Notebook Comparison: 120gsm and 180gsm Paper

If you’ve been into stationery for awhile, you start talking about paper in gsm. Most folks learned about gsm from Tomoe River and it’s paper weight is a light, delicate 52gsm and 68gsm respectively. Non-Tomoe River paper weights that are suitable for fountain pens or making art are often 80gsm or 100gsm.

I stumbled across two notebooks with paper weights at 120gsm and a whopping 160gsm, I had to try them.

The only other papers of such heavy weight in gsm, is the Stillman & Birn line of art drawing papers.

First up is the 120gsm, ridiculously cheap STATIONERY ISLAND Bullet Journal Dot Grid Notebook (120gsm, 180 Pages, A5 Hardcover, $9.99 on Amazon). It features 120gsm dot grid paper, comparable to the Leuchtturm1917 120gsm notebook which sells for considerably more at $27.50. Both feature ribbon bookmarks, gusseted pocket in the back and the classic vertical elastic closure. I’ve reviewed the Leuchtturm1917 120gsm in the past and quite liked the paper. The Leuchtturm1917 120gsm does offer a few more pages at 203 pages but a 23-page difference doesn’t seem like a huge difference.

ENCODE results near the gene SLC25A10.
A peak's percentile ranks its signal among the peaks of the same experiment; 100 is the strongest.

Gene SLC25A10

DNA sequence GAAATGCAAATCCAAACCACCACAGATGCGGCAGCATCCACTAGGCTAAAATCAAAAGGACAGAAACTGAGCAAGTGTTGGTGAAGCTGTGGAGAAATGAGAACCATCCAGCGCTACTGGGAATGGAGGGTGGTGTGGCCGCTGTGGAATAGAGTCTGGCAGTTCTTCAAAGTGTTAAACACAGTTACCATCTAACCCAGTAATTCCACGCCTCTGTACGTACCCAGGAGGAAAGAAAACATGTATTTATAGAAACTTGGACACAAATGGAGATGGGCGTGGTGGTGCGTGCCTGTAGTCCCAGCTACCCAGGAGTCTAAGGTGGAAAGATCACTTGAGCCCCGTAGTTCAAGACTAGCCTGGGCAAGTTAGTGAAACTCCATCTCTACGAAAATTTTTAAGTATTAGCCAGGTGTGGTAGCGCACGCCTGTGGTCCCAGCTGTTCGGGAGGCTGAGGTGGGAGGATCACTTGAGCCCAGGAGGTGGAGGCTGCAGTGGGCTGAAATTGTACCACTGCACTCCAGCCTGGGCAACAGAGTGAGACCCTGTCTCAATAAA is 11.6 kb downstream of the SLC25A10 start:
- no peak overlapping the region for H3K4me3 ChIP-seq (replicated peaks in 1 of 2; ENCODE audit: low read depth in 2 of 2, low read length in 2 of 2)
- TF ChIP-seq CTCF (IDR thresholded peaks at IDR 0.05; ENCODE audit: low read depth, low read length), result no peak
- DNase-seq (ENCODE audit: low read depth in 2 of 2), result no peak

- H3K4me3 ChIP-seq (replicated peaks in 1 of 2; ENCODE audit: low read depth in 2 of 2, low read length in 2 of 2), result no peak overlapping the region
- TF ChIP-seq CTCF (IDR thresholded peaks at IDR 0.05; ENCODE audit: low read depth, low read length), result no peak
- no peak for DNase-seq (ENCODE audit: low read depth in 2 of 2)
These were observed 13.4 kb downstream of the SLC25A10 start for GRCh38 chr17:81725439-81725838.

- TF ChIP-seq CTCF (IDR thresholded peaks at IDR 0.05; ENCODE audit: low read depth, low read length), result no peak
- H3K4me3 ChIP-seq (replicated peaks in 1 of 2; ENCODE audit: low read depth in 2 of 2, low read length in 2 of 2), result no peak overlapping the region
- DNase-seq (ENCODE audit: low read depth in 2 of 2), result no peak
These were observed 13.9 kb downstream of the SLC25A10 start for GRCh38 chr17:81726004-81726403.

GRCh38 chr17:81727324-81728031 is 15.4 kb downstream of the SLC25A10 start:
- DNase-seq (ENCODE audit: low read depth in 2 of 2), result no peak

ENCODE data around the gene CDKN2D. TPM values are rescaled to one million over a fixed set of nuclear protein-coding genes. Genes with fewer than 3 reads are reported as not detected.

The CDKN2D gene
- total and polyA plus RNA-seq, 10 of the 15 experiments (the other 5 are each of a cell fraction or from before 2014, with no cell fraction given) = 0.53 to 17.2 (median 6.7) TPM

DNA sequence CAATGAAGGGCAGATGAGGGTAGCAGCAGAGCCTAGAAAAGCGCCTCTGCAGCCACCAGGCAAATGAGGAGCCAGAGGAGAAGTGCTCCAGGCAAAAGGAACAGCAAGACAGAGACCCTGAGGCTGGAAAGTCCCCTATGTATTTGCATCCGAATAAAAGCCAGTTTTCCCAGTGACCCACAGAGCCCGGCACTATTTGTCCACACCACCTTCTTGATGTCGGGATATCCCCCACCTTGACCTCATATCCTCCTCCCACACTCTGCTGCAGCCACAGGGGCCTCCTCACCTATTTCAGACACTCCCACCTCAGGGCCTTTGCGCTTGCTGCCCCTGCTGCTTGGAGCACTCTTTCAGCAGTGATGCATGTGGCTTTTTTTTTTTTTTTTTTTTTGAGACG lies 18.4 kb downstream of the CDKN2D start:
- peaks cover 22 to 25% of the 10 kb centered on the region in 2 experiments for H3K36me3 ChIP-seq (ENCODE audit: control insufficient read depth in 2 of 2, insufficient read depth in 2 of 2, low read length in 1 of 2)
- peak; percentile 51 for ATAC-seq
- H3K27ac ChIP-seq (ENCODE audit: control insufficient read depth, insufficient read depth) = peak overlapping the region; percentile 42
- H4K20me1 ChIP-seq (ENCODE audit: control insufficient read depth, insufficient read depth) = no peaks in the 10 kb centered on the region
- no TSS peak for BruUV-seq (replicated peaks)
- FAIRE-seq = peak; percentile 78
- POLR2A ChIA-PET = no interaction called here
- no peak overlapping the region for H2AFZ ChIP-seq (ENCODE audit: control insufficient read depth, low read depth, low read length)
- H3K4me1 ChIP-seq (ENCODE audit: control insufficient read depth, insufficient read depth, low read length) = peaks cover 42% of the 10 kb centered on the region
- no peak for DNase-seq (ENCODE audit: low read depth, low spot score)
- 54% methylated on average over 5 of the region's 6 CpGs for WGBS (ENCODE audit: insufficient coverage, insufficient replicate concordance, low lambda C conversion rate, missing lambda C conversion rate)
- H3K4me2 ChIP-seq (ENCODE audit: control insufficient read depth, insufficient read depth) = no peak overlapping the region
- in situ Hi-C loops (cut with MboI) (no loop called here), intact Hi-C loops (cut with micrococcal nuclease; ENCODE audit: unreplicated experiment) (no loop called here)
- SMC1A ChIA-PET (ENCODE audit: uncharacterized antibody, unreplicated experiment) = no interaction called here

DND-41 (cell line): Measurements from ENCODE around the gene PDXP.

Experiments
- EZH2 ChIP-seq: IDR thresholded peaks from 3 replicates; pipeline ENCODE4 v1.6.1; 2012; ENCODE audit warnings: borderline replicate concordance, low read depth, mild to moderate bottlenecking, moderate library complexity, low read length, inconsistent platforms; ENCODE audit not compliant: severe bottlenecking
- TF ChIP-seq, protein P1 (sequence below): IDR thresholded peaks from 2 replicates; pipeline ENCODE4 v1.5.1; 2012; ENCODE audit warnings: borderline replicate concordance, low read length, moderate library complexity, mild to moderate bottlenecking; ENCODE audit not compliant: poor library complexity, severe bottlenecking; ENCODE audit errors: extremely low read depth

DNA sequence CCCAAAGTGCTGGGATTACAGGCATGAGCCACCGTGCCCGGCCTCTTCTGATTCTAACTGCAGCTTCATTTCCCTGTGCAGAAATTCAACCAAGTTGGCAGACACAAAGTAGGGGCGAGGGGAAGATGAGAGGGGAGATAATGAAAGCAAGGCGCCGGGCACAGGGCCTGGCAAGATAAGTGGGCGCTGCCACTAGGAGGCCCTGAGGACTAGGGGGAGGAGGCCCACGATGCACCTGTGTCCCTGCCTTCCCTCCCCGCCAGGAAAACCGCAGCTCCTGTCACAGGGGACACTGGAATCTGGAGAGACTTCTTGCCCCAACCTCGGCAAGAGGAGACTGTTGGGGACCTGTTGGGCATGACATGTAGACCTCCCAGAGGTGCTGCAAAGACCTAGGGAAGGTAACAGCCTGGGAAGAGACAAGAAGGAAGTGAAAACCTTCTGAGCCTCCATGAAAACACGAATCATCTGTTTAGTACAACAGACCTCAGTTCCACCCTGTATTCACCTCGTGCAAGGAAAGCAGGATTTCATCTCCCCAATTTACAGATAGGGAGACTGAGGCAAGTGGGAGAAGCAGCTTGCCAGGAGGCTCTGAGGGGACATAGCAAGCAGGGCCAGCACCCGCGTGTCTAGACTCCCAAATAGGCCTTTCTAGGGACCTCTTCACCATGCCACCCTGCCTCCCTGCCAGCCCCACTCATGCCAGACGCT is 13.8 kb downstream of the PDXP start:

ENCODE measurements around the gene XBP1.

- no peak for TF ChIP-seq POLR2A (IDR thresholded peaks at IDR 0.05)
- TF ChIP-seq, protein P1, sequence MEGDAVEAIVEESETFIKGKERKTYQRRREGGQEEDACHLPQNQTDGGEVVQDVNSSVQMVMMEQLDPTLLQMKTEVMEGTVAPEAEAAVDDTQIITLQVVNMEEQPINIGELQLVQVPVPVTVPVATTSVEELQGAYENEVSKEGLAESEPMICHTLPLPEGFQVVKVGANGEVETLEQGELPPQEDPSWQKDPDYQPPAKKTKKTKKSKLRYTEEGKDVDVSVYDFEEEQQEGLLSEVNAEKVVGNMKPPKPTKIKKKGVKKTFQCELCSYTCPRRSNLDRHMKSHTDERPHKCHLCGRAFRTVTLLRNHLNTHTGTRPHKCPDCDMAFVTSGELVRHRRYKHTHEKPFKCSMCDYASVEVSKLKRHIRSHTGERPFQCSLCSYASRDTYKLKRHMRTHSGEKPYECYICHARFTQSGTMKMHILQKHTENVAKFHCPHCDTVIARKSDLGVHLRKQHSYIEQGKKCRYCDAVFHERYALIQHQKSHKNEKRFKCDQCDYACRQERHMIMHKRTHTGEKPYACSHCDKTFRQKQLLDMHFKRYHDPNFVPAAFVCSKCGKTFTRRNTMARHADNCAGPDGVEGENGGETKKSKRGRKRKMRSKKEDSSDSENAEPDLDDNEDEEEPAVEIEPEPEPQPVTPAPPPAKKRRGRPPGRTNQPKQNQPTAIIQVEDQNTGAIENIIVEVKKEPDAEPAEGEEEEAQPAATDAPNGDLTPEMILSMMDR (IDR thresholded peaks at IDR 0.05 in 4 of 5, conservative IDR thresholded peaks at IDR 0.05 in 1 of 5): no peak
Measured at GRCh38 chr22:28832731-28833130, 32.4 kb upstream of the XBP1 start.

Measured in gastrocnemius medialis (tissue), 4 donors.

The Stationery Island notebook has a white and black ribbon bookmark to mark your place.

A close-up of the Stationery Island paper and dots.

The paper in the Stationery Island journal is a warm ivory color and the paper is pretty smooth. The dots are a darker grey and a bit larger than I would prefer. I really like it if the dots are tiny and very pale so as not to overpower inks or pencil marks. Honestly, for this notebook, the darkness of the dots is the only mark against it I have.

Overall, in writing tests, the Stationery Island notebook performed very well. There was no feathering or splining of the ink. The paper did not absorb the inks making the strokes look wider or anything like that either.

Reverse side of the Tombow Dual Brush pen tests
Reverse side of the fountain pen, brush pen and gel and rollerbal pen tests

BUKE Dotted Journal Dot Grid (180gsm, 160 Pages, A5 Hardcover, Bamboo Paper with Silver Foil Edges, $18.59 on Amazon). There is definitely more to the BUKE journal when compared to the Stationery Island journal beyond just the paper weight. The call out to the bamboo paper is a big difference. I was curious how the bamboo paper would perform.

The journal shipped in a gold foil stamped ivory box inside, the notebook was wrapped in a waxed paper which was sort of fancy and made it feel like a gift.

Inside, the journal had a belly band with more foil stamping and all the pertinent information about the notebook.